The Chengannur Assembly by-election is crucial for the three political formations in Kerala but strategy could make all the difference in a focused by-poll.
An analysis of by-elections in the last 40 years presents interesting patterns. The CPM-led Left Democratic Front (LDF) had a definite upper hand in by-elections between 1978 and 2008 but the The United Democratic Front (UDF) has dominated all the by-elections in the past decade and the Congress-led front has to thank a change in strategy for the change in fortunes.
Kerala has witnessed 38 Assembly by-elections in the last four decades. The LDF won 25 of them, leaving only 13 for the UDF. In other words, the LDF has had a 66 per cent win rate. The left parties benefited primarily from an organised cadre and a well-oiled party machinery.
However, the UDF excelled in by-elections since 2009, with a 100 per cent win rate. The front has won all the seven assembly by-elections during the period.
When the Congress drew a blank
The Congress has lost all the by-elections in sitting seats between 1978 and 2008. Most of these defeats were even more humiliating since the party lost the seats vacated by very senior leaders.
In 1982, K Karunakaran contested the Assembly elections from Nemom in addition to his home turf Mala. The UDF won a majority and Karunakaran was chosen as the chief minister. He chose to retain Mala and resigned his membership from Nemom. A year later, his party lost the by-election from Nemom.
In 1984, the then speaker Vakkom Purushothaman resigned as the MLA from Attingal after he was elected as an MP from Alappuzha. The Congress lost Attingal in the following by-election. The same scene played out when Congress leader Ramesh Chennithala quit as Harippad MLA after being elected an MP in 1990.
In Ernakulam district, the Congress lost the assembly by-election to Njarakkal after the death of its representative K Kunjambu in 1992. In 1998, the party lost the Ernakulam Assembly constituency in the by-election necessitated by George Eden’s election to the Lok Sabha.
In 2004, former KPCC president K Muraleedharan lost Vadakkanchery.
Two lame victories
Though the Congress has lost all sitting seats in by-elections between 1979 and 2008, the party could claim two “technical” victories. One of them was in Paravur, where electronic voting machines were used for the first time in India in 1982. EVMs were used in 50 polling stations in the constituency. Though CPI’s N Sivan Pillai won by a thin margin, the Supreme Court ordered a re-poll in the booths where EVMs were used. The 50 booths went to poll again with conventional ballots. Congress’s A C Jose won this time.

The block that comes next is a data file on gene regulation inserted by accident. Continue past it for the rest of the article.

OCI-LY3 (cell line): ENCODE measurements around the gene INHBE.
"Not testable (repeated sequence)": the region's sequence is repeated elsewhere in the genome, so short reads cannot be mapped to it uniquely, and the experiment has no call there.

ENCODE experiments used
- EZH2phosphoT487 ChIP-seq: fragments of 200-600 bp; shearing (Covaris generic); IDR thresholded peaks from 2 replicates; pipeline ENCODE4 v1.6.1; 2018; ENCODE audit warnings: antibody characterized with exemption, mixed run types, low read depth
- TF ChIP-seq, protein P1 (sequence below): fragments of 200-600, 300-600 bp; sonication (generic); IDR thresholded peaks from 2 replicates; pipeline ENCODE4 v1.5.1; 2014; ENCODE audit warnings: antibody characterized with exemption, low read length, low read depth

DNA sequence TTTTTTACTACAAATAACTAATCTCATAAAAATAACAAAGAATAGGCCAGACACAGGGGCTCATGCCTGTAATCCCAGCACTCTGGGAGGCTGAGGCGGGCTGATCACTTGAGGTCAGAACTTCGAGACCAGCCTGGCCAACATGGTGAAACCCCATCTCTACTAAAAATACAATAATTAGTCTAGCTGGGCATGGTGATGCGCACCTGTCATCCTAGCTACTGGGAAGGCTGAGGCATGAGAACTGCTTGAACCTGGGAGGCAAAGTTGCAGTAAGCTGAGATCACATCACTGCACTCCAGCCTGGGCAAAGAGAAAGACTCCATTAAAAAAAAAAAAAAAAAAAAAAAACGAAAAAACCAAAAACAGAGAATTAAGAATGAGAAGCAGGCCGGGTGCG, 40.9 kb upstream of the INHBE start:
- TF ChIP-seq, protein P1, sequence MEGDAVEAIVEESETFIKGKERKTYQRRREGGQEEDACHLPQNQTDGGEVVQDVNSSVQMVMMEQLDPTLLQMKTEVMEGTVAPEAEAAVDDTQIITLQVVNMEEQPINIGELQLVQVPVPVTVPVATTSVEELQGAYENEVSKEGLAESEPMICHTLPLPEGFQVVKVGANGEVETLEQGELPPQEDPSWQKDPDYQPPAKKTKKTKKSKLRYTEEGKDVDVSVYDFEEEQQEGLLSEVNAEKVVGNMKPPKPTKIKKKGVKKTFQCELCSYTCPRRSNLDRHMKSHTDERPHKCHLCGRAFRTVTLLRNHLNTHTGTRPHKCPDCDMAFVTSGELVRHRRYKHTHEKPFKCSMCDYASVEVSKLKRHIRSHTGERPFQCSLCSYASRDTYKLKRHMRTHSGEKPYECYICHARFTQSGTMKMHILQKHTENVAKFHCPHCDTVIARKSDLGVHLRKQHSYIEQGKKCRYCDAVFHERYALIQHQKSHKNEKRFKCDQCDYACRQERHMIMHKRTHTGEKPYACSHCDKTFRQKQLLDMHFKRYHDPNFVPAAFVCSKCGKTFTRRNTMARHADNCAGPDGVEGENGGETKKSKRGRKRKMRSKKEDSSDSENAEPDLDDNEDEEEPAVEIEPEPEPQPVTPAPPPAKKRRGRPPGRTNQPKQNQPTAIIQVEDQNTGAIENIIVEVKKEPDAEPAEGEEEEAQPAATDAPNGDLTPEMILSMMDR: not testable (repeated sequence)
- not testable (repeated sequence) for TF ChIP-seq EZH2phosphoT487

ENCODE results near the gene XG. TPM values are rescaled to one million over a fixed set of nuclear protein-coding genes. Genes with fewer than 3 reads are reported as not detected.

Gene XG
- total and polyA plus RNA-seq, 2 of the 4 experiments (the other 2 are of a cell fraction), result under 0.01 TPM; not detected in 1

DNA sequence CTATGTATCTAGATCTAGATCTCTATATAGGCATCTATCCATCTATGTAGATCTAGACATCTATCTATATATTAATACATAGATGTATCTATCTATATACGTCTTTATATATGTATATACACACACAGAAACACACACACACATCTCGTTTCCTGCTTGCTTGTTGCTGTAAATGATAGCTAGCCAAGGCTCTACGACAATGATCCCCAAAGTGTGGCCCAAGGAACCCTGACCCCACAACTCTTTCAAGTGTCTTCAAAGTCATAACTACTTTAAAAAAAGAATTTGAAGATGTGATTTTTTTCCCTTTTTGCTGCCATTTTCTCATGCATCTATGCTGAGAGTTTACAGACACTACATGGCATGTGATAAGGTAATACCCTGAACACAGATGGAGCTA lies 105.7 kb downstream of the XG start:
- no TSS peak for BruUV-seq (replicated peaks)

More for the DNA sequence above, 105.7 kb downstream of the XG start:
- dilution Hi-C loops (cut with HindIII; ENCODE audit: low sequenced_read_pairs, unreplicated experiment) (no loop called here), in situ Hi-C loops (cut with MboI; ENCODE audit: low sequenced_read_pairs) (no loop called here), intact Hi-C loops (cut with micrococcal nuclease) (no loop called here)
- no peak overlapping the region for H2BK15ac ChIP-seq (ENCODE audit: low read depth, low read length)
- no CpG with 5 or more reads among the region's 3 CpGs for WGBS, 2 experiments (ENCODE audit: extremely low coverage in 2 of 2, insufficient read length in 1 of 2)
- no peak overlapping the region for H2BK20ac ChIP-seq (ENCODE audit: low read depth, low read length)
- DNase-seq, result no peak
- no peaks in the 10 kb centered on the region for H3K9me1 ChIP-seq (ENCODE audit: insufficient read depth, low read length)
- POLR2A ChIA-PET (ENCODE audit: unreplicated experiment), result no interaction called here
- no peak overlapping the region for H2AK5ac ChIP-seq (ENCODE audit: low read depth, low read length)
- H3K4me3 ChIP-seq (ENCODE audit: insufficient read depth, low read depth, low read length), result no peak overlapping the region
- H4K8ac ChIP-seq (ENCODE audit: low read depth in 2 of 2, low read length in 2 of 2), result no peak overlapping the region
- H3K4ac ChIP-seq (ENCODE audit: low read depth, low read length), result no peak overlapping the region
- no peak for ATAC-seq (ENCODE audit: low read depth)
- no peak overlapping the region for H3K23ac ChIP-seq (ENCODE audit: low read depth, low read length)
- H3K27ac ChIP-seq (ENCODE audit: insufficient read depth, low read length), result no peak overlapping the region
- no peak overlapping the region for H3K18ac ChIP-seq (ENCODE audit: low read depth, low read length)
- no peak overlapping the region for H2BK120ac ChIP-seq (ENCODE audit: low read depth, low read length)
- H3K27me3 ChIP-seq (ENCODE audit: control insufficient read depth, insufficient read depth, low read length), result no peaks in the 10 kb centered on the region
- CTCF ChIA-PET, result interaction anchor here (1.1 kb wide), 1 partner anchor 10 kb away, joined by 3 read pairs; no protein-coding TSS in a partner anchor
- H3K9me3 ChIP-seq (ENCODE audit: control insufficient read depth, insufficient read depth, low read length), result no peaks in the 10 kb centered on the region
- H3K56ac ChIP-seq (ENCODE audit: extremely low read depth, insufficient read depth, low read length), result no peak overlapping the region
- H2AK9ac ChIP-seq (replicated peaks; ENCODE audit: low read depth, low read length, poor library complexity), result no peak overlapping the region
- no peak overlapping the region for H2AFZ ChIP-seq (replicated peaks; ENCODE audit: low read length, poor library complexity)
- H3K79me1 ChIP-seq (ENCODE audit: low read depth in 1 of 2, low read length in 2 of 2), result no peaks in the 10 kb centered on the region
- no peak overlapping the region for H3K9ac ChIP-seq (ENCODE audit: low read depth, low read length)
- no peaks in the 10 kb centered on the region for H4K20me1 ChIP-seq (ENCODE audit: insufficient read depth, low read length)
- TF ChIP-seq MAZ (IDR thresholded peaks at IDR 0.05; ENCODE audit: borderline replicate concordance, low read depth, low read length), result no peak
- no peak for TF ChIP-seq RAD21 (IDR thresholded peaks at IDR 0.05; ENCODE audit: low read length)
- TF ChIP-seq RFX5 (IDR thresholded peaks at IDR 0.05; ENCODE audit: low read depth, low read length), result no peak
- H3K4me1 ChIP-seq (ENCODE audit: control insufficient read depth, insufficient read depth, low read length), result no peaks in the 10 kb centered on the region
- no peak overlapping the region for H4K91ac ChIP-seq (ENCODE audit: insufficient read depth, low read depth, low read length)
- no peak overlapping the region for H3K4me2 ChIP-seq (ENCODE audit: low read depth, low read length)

Chosen as chief minister in 1995, A K Antony entered the Assembly through Thiroorangadi. However, the seat was vacated by Congress ally Muslim League.
The Congress’s poor track record was mostly the result of anti-incumbency sentiments. The LDF, however, could effectively stem the tide against its government whenever it was in power. The LDF was also benefited from the factional fights within the Congress.
Turning the tables
The UDF has never lost an assembly by-election since 2009 though. The alliance won all seven by-polls as it took a leaf out of the CPM’s game plan. Congress factions buried the hatchet and faced the elections together.
The backbone of the UDF’s by-poll strategy was the family meetings attended by top leaders including the ministers. Former chief minister Oommen Chandy had laid the framework of this popular strategy with his much-publicised interaction programmes. Even the chief minister was available to talk at family gatherings during the times of by-elections.
“We hardly get any feedback from voters in large election rallies,” Chandy said. “Family meetings are a different thing. Ordinary voters are able to express their opinions freely. This could be in your favour or against you. Yet we are able to redress those grievances. Women and the elderly make up a large part of such gatherings.”
All-out battle in Chengannur
The LDF, the UDF and the BJP are leaving no stones unturned in Chengannur. Candidates representing the three formations are trying to meet as many voters as possible. The UDF plan is no different from its tested strategies for Neyyattinkara and Aruvikkara. The front’s poll strategists are organising as many family gatherings as possible. Chandy is expected to attend meetings in at least 120 of the total 164 booths. Opposition leader Ramesh Chennithala and other leaders are also expected to attend the meetings.
The LDF has its advantages too. The front has an edge because it is in power in the state. Plus its cadre system is unmatched.
The BJP is a formidable power in the constituency. The party had managed to increase its vote share from 6 per cent to 29 per cent last time. Who will walk away as the winner? The answer remain elusive until May 31.